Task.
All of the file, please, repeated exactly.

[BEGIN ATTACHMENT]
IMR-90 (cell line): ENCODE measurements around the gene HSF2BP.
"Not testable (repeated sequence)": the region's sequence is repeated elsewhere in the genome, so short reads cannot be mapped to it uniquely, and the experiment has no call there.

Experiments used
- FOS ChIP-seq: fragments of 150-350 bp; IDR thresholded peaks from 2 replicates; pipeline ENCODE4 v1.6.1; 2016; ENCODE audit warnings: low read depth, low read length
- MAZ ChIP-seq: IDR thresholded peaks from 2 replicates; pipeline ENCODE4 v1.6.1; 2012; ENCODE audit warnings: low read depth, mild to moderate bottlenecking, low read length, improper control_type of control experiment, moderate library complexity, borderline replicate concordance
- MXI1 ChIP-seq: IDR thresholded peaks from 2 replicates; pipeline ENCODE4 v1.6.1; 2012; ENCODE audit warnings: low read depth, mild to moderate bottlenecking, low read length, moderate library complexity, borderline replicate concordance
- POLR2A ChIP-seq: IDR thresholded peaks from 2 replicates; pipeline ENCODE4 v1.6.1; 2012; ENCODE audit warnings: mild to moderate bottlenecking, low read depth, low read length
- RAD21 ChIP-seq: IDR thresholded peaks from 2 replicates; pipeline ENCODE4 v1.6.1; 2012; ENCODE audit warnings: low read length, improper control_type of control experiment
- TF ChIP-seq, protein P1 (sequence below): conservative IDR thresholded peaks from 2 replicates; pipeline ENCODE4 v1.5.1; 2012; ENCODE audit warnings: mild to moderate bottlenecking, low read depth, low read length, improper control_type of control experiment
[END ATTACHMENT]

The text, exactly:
IMR-90 (cell line): ENCODE measurements around the gene HSF2BP.
"Not testable (repeated sequence)": the region's sequence is repeated elsewhere in the genome, so short reads cannot be mapped to it uniquely, and the experiment has no call there.

Experiments used
- FOS ChIP-seq: fragments of 150-350 bp; IDR thresholded peaks from 2 replicates; pipeline ENCODE4 v1.6.1; 2016; ENCODE audit warnings: low read depth, low read length
- MAZ ChIP-seq: IDR thresholded peaks from 2 replicates; pipeline ENCODE4 v1.6.1; 2012; ENCODE audit warnings: low read depth, mild to moderate bottlenecking, low read length, improper control_type of control experiment, moderate library complexity, borderline replicate concordance
- MXI1 ChIP-seq: IDR thresholded peaks from 2 replicates; pipeline ENCODE4 v1.6.1; 2012; ENCODE audit warnings: low read depth, mild to moderate bottlenecking, low read length, moderate library complexity, borderline replicate concordance
- POLR2A ChIP-seq: IDR thresholded peaks from 2 replicates; pipeline ENCODE4 v1.6.1; 2012; ENCODE audit warnings: mild to moderate bottlenecking, low read depth, low read length
- RAD21 ChIP-seq: IDR thresholded peaks from 2 replicates; pipeline ENCODE4 v1.6.1; 2012; ENCODE audit warnings: low read length, improper control_type of control experiment
- TF ChIP-seq, protein P1 (sequence below): conservative IDR thresholded peaks from 2 replicates; pipeline ENCODE4 v1.5.1; 2012; ENCODE audit warnings: mild to moderate bottlenecking, low read depth, low read length, improper control_type of control experiment